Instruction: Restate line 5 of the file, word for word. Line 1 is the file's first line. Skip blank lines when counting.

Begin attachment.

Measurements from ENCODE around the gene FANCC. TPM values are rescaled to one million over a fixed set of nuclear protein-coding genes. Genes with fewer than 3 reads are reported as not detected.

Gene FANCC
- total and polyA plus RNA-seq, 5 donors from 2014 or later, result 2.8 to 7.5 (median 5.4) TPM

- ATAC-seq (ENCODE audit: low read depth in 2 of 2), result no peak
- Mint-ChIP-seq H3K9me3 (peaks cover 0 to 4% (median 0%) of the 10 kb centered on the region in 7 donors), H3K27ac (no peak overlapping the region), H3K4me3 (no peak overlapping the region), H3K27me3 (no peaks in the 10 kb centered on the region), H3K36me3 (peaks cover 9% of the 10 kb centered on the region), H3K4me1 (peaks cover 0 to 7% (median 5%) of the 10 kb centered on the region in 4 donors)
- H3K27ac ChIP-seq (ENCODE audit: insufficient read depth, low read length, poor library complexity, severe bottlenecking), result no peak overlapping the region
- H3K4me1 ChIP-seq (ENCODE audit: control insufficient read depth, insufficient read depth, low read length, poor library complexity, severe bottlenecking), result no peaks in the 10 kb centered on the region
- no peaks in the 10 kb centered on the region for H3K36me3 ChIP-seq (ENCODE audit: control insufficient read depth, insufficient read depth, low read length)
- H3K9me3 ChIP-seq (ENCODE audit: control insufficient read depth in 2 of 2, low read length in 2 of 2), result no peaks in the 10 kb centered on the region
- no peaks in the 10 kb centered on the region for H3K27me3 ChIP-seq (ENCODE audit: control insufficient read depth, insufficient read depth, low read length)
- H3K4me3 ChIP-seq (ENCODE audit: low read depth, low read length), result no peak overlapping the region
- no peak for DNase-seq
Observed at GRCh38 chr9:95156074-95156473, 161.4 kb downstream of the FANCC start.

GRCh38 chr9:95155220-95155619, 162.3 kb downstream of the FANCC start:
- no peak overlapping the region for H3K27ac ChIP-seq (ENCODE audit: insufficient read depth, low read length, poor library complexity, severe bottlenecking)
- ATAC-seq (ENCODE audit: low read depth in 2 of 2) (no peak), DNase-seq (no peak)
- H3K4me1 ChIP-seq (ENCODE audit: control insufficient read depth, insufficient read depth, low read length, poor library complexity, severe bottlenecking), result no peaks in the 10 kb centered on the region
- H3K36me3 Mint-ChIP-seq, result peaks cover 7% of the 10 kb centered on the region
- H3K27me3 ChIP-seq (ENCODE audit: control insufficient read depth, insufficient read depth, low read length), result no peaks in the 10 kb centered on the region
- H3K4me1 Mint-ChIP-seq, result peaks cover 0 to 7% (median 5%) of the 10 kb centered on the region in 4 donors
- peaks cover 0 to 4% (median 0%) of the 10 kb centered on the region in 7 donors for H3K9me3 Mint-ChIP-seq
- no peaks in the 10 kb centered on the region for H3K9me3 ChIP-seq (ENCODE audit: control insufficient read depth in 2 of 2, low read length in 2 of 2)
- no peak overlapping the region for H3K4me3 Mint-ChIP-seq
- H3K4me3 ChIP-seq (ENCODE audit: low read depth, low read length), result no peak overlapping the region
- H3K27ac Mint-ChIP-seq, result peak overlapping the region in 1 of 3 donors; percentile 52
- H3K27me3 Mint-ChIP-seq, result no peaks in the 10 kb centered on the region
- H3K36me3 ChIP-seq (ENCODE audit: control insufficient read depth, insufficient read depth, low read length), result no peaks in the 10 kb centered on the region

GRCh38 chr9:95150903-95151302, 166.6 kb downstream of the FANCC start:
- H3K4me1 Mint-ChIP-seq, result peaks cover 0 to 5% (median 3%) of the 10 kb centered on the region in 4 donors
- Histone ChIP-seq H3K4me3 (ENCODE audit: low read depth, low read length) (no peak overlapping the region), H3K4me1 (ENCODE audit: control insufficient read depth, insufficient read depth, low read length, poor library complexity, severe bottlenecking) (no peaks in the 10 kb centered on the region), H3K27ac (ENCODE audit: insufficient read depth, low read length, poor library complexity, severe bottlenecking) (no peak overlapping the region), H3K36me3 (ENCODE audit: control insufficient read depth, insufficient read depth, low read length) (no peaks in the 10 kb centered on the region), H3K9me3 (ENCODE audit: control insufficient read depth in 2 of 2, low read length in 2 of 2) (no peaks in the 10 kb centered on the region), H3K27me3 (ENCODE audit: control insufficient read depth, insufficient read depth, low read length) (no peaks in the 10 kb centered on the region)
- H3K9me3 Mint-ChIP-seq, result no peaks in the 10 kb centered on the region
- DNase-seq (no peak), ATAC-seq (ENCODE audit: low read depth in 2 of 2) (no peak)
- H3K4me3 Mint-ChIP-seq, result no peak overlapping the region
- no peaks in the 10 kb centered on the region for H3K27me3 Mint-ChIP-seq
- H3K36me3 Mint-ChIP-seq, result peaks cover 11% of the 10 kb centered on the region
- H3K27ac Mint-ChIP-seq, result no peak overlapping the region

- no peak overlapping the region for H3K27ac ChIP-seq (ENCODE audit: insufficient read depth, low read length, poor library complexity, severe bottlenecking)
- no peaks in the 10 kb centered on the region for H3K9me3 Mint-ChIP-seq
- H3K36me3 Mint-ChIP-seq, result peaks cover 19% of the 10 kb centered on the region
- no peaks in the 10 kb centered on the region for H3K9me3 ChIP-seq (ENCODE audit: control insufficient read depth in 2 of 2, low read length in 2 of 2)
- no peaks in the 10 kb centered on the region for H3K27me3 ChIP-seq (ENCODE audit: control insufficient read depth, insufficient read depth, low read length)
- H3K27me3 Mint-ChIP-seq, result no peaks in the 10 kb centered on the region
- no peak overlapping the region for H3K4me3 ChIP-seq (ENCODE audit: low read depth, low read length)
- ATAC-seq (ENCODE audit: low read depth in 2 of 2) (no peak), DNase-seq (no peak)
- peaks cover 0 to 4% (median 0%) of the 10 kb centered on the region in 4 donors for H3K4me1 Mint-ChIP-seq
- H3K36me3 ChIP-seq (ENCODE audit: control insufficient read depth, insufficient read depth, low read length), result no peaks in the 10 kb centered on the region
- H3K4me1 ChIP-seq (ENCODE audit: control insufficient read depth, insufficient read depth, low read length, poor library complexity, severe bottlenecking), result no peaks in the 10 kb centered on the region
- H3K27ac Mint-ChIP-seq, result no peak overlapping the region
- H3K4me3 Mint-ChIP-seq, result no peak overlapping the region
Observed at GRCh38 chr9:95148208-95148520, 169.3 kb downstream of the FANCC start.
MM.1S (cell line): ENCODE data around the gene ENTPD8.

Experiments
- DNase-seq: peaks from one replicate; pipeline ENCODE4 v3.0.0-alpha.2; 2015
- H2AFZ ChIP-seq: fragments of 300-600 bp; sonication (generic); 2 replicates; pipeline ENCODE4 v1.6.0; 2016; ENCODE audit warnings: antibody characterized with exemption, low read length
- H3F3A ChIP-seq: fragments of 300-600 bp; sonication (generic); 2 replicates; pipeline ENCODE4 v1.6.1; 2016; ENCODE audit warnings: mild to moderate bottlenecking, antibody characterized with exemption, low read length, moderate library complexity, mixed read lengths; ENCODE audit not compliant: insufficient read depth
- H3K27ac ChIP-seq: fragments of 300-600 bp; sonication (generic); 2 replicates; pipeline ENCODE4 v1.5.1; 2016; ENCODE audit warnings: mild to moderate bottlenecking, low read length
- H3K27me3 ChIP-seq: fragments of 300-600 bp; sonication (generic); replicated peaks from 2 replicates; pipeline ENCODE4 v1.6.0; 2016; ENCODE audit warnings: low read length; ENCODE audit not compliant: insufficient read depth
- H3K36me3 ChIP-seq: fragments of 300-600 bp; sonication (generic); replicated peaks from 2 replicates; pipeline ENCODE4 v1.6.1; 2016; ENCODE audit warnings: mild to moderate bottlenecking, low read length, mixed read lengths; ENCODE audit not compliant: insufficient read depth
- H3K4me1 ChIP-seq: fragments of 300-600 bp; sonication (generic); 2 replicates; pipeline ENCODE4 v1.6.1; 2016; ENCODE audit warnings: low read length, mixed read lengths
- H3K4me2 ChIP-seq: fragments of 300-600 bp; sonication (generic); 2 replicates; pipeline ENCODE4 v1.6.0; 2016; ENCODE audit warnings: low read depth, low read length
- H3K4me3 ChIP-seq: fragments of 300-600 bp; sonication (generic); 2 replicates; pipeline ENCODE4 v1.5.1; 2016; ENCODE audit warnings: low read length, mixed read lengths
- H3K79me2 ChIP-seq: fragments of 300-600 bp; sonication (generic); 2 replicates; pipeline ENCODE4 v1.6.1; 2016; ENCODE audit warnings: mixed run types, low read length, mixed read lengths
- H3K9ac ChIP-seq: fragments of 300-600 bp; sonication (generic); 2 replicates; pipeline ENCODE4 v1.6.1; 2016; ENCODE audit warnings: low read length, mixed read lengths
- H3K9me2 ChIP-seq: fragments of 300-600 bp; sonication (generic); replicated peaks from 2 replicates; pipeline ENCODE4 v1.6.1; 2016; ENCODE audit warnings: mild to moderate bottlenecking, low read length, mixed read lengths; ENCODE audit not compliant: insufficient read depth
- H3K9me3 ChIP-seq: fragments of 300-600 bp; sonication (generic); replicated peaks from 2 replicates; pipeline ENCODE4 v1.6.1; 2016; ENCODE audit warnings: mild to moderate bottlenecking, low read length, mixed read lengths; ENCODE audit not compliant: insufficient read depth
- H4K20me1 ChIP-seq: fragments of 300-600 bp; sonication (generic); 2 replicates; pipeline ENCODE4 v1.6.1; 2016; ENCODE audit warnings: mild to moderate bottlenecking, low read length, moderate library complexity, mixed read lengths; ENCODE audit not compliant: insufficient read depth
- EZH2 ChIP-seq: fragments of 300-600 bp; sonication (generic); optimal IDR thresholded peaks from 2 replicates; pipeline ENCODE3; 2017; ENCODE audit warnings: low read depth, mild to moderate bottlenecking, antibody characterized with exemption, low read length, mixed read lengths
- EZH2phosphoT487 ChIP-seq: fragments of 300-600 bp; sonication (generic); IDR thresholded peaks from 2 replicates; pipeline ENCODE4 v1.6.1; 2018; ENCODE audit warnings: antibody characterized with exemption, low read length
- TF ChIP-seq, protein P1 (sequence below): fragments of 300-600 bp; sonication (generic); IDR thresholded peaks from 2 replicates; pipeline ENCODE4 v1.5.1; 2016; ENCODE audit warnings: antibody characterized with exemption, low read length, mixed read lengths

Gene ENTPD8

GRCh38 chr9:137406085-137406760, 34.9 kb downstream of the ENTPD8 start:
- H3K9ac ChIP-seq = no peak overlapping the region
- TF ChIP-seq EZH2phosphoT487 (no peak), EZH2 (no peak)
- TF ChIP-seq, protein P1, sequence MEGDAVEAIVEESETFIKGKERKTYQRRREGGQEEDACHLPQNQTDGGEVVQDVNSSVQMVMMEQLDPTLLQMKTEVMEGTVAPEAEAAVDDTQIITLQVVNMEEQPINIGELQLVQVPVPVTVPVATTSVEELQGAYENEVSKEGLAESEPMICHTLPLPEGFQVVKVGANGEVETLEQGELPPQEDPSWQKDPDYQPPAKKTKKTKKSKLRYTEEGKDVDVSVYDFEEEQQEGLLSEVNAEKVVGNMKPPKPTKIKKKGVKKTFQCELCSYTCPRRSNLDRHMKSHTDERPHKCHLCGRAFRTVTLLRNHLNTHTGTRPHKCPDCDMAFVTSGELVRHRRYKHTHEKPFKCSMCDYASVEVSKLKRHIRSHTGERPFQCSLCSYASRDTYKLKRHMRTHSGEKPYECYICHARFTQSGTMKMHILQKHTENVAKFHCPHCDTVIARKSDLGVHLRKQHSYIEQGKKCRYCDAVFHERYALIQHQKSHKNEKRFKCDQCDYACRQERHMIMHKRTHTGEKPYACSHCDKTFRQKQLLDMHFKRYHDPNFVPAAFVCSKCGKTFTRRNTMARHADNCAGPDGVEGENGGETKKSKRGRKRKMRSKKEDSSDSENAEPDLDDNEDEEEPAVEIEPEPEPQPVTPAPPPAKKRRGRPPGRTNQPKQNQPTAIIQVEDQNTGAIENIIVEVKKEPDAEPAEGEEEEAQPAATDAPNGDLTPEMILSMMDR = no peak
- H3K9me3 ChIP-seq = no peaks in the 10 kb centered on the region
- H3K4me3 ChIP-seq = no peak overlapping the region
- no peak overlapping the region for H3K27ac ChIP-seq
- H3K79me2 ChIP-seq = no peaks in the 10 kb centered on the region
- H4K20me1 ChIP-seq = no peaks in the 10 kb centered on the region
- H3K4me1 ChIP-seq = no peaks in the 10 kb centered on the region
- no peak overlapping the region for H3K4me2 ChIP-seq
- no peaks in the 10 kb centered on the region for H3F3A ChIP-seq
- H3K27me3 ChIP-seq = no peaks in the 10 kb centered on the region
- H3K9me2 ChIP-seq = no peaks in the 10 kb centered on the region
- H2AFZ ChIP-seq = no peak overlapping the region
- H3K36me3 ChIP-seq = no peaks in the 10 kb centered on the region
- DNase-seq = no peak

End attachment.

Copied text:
- Mint-ChIP-seq H3K9me3 (peaks cover 0 to 4% (median 0%) of the 10 kb centered on the region in 7 donors), H3K27ac (no peak overlapping the region), H3K4me3 (no peak overlapping the region), H3K27me3 (no peaks in the 10 kb centered on the region), H3K36me3 (peaks cover 9% of the 10 kb centered on the region), H3K4me1 (peaks cover 0 to 7% (median 5%) of the 10 kb centered on the region in 4 donors)